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A real estate for sale sign is pictured in front of a home in Vancouver, British Columbia on October 4, 2016. The Vancouver region’s housing industry has been booming since mid-2013, but began slowing down in mid-2016.

Ben Nelms/The Globe and Mail

British Columbia's economy is forecast to experience slower growth in 2017, after playing the starring role in Canada for two consecutive years.

In 2015 and 2016, British Columbia saw bustling Canada-Asia trade in the Port of Vancouver, robust population gains and a tourism upswing. A flurry of film and TV productions, as well as a thriving technology and software sector, also contributed to British Columbia's bragging rights as the fastest-growing provincial economy for two years running.

The lower value of the loonie compared with the U.S. greenback has been a boost in British Columbia for hotels and restaurants luring international tourists.

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"The TV and film production sector is similarly benefiting from the exchange rate, and renaissance in TV-show demand due to on-demand distributors like Netflix and Amazon," according to an analysis by Central 1 Credit Union.

The wild card will be the Vancouver region's housing industry, which had been booming since mid-2013, but began slowing down in mid-2016.

Residential construction is expected to decrease after a strong showing in 2016, when British Columbia's population grew the most since 2009. "A forecast slowdown in residential investment reflects both a normal retracement after a very strong year of building, as well as the impact of policy-related measures to cool the housing market," Central 1 Credit Union senior economist Bryan Yu said in his analysis.

The B.C. Real Estate Association predicts that sales of various housing types could decline 15.4 per cent in British Columbia in 2017, while the average residential price might drop 6.4 per cent.

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British Columbia posted real growth in gross domestic product of 3.3 per cent in 2015 and led the way with GDP expansion at an estimated 3.5 per cent in 2016, Central 1 Credit Union said.

By contrast, the financial institution expects B.C.'s GDP growth will slow to 2.3 per cent in 2017.

The B.C. Economic Forecast Council, comprising Central 1 Credit Union and 12 other economic prognosticators in Canada, also forecasts growth averaging 2.3 per cent for 2017.

The Conference Board of Canada believes British Columbia's economy in 2017 will expand 2.2 per cent, good for second place after Ontario in the think tank's outlook for the new year.

Marie-Christine Bernard, an associate director with the conference board, estimates the Canadian economy grew a tepid 1.3 per cent in 2016 and envisages an increase of 2 per cent nationally in the new year.

Royal Bank of Canada, by contrast, expects Ontario and Manitoba to be co-leaders in economic growth in 2017 while Alberta could place third and British Columbia and Saskatchewan may tie for fourth spot.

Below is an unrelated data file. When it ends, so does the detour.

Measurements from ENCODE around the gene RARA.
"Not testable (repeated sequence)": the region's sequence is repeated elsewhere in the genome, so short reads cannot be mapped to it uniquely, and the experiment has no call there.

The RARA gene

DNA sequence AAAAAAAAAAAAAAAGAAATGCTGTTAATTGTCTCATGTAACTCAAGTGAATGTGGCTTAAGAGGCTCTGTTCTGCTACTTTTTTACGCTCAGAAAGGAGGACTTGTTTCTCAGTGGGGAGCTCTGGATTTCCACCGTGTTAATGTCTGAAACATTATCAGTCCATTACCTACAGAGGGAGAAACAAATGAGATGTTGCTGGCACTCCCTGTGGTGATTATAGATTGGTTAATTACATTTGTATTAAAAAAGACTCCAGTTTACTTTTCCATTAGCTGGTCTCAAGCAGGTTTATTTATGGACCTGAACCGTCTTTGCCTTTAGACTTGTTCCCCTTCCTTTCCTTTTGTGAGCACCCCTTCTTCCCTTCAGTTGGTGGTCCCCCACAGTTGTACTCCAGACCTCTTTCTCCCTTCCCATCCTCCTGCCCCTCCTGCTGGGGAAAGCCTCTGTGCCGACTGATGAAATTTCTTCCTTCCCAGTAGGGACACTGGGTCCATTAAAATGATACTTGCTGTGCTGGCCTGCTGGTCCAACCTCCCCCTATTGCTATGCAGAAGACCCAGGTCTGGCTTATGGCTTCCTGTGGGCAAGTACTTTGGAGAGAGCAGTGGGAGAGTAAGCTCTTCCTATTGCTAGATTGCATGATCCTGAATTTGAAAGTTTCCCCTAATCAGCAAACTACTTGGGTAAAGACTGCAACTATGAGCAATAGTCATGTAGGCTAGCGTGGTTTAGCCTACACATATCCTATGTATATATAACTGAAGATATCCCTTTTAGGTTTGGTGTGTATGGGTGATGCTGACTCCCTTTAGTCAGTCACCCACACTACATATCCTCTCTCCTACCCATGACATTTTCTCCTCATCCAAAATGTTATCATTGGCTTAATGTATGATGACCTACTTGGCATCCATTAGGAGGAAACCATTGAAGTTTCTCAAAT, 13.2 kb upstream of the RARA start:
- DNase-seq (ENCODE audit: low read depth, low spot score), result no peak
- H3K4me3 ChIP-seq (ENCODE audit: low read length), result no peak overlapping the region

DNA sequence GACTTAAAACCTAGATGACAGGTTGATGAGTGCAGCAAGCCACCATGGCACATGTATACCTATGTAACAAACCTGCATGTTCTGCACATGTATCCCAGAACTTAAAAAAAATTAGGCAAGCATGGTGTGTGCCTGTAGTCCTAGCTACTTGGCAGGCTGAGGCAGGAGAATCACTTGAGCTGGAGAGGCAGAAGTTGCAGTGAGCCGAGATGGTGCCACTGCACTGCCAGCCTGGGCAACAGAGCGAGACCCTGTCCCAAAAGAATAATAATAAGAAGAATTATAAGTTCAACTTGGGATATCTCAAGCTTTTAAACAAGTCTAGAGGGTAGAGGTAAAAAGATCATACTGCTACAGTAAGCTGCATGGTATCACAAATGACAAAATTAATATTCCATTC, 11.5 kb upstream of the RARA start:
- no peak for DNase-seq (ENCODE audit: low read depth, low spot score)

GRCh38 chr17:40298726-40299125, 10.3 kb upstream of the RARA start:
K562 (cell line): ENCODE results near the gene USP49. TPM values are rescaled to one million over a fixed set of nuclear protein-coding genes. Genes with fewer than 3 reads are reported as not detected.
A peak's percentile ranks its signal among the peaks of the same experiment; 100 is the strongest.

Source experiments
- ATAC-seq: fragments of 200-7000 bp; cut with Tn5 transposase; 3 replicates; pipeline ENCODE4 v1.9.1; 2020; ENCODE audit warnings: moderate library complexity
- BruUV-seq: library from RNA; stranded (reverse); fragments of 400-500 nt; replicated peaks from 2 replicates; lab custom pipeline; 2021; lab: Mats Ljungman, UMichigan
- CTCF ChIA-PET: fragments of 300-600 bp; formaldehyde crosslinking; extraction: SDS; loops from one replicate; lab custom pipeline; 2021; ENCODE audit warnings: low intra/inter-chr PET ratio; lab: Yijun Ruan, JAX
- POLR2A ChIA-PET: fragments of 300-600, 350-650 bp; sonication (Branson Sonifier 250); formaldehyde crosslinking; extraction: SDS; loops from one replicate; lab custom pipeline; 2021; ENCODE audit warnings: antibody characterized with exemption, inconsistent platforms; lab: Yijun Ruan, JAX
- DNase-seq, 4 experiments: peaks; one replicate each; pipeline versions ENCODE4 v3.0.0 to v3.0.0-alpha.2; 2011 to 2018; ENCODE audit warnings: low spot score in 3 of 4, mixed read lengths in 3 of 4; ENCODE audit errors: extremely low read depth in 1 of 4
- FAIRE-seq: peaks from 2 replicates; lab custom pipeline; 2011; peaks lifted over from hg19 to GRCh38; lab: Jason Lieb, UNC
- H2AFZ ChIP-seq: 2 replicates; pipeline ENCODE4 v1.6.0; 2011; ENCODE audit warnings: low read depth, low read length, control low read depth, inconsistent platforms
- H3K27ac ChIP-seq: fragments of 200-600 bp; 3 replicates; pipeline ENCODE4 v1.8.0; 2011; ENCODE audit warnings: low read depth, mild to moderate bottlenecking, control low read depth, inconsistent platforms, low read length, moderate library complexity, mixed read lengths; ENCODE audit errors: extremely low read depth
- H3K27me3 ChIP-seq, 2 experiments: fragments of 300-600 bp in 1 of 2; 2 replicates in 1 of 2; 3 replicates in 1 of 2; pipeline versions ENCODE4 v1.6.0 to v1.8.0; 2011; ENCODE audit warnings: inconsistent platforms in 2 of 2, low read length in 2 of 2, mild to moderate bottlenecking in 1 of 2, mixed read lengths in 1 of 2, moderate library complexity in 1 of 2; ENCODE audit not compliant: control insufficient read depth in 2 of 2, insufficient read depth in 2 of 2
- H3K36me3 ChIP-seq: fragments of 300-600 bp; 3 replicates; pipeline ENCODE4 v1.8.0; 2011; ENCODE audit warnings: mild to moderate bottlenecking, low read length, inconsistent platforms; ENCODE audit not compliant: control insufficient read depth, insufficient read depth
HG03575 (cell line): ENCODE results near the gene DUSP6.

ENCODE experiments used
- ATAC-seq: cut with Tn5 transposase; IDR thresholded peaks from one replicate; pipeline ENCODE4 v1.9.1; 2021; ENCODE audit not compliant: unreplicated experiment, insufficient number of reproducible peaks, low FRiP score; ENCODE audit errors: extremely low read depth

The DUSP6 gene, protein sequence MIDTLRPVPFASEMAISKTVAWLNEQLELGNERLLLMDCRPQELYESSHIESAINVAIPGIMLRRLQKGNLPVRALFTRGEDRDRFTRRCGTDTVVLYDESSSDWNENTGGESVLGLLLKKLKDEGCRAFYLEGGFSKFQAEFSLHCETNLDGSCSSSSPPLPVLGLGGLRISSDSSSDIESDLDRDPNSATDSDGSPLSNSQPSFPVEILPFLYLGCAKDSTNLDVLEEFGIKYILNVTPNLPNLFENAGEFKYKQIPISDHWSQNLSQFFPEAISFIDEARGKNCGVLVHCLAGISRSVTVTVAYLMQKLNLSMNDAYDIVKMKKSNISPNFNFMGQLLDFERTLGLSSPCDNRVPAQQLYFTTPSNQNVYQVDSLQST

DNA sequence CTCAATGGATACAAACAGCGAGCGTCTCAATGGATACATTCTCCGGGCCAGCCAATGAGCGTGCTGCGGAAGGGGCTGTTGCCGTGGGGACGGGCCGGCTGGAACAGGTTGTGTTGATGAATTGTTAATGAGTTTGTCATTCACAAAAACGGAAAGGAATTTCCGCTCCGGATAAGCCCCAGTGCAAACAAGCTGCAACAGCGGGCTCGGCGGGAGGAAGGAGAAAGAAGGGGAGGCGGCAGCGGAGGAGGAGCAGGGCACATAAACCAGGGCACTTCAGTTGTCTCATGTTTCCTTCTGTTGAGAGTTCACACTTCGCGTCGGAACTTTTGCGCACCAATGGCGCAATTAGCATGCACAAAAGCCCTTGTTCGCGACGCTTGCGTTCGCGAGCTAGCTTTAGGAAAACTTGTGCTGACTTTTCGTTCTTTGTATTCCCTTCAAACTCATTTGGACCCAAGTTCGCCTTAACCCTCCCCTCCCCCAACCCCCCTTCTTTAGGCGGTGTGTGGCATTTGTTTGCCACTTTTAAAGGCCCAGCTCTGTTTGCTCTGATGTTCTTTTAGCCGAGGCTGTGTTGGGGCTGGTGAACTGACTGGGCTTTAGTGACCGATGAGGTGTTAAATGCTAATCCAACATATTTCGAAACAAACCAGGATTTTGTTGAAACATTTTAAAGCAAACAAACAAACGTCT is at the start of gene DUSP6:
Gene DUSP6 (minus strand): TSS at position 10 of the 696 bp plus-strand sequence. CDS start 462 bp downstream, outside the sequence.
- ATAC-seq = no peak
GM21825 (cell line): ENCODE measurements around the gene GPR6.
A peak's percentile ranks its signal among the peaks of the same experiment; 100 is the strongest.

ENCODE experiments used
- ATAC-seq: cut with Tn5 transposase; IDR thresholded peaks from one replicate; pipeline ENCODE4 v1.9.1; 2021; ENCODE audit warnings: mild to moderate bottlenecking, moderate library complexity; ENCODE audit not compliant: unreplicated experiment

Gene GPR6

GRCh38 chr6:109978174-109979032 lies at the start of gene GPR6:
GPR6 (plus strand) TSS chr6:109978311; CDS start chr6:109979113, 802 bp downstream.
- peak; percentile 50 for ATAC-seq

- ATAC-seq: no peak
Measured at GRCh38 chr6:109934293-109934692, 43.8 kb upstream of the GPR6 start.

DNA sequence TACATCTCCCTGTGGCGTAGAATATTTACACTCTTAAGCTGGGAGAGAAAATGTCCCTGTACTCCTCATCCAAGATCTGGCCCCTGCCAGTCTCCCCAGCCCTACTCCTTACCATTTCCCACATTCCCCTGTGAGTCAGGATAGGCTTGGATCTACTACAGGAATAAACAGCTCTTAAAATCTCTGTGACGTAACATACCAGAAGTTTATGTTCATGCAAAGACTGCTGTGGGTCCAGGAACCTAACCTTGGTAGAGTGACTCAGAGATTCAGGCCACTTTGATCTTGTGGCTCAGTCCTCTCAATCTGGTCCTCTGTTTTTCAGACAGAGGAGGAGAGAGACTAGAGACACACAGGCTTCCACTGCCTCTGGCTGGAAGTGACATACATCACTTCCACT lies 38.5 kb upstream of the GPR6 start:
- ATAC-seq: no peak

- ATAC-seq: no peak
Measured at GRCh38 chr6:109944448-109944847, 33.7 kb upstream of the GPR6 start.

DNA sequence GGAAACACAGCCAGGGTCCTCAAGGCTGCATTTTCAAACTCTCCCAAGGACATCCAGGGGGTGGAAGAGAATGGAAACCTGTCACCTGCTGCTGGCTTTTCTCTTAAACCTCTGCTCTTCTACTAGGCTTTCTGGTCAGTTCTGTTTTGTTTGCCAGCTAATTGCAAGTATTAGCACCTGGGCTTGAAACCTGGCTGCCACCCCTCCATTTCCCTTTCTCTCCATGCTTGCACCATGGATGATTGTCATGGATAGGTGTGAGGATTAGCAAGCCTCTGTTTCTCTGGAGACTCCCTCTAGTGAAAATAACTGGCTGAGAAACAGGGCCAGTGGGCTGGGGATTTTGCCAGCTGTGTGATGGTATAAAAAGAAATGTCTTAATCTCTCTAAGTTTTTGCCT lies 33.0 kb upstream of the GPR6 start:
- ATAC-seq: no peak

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The conference board and RBC are members of the B.C. Economic Forecast Council, which provides advice to B.C. Finance Minister Mike de Jong as part of the province's budget preparations.

RBC is on the lower range of predictions for 2017, forecasting British Columbia's economy to expand 1.7 per cent – just shy of the chartered bank's expectation of GDP increasing 1.8 per cent nationally.

RBC points out that British Columbia outperformed that national economy for six consecutive years, including leading Canada for the past two years: "We expect the recent cooling in home resale activity in the Vancouver area will be largely sustained in the period ahead, which will quiet down a powerful source of growth in recent years in the province."

In August, the B.C. government implemented a 15-per-cent tax on purchases by foreign home buyers in the Vancouver region. And in October, the federal government tightened mortgage rules, adding a new standard for gauging whether buyers can handle an eventual increase in interest rates.

"We expect this policy-engineered cool-down to rein in the flow of foreign wealth into the province and slow down the rate of home price increases significantly," RBC said. "Moreover, the likelihood of another trade conflict with the United States on softwood lumber threatens the vitality of many communities across the province."

In the new year, the B.C. government will launch a new program aimed at making it easier for local residents to buy entry-level homes. The B.C. Liberal government will begin offering loans that are interest free over a five-year period to B.C. residents who are first-time home buyers in need of help to have down payments on properties costing up to $750,000.

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"Housing affordability will remain a challenge over the medium-to-long term," Central 1 Credit Union said.

Prosperity from liquefied natural gas isn't on British Columbia's short-term agenda. "We do not anticipate construction of a large LNG facility in Prince Rupert or Kitimat until into the mid-2020s, given pricing conditions and weakness in the broader energy market, and significant LNG supply coming onstream globally," said the group representing more than 110 member credit unions.

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